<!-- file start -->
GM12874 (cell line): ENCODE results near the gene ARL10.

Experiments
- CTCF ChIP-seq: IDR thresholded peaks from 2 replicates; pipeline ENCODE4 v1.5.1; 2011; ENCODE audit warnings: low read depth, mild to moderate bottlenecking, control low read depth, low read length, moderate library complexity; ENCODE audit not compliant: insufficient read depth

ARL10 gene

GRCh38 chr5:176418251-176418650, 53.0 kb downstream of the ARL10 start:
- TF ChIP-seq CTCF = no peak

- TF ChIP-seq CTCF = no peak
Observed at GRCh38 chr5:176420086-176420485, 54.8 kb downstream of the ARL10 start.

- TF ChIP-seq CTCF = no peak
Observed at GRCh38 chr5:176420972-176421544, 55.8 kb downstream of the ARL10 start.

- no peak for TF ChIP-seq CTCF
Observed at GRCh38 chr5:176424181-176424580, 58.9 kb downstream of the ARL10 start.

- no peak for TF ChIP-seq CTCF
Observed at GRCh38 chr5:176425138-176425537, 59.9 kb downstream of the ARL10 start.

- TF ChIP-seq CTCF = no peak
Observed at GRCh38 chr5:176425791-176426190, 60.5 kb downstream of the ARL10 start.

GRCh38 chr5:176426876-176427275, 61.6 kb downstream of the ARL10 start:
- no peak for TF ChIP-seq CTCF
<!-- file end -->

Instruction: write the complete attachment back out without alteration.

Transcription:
GM12874 (cell line): ENCODE results near the gene ARL10.

Experiments
- CTCF ChIP-seq: IDR thresholded peaks from 2 replicates; pipeline ENCODE4 v1.5.1; 2011; ENCODE audit warnings: low read depth, mild to moderate bottlenecking, control low read depth, low read length, moderate library complexity; ENCODE audit not compliant: insufficient read depth

ARL10 gene

GRCh38 chr5:176418251-176418650, 53.0 kb downstream of the ARL10 start:
- TF ChIP-seq CTCF = no peak

- TF ChIP-seq CTCF = no peak
Observed at GRCh38 chr5:176420086-176420485, 54.8 kb downstream of the ARL10 start.

- TF ChIP-seq CTCF = no peak
Observed at GRCh38 chr5:176420972-176421544, 55.8 kb downstream of the ARL10 start.

- no peak for TF ChIP-seq CTCF
Observed at GRCh38 chr5:176424181-176424580, 58.9 kb downstream of the ARL10 start.

- no peak for TF ChIP-seq CTCF
Observed at GRCh38 chr5:176425138-176425537, 59.9 kb downstream of the ARL10 start.

- TF ChIP-seq CTCF = no peak
Observed at GRCh38 chr5:176425791-176426190, 60.5 kb downstream of the ARL10 start.

GRCh38 chr5:176426876-176427275, 61.6 kb downstream of the ARL10 start:
- no peak for TF ChIP-seq CTCF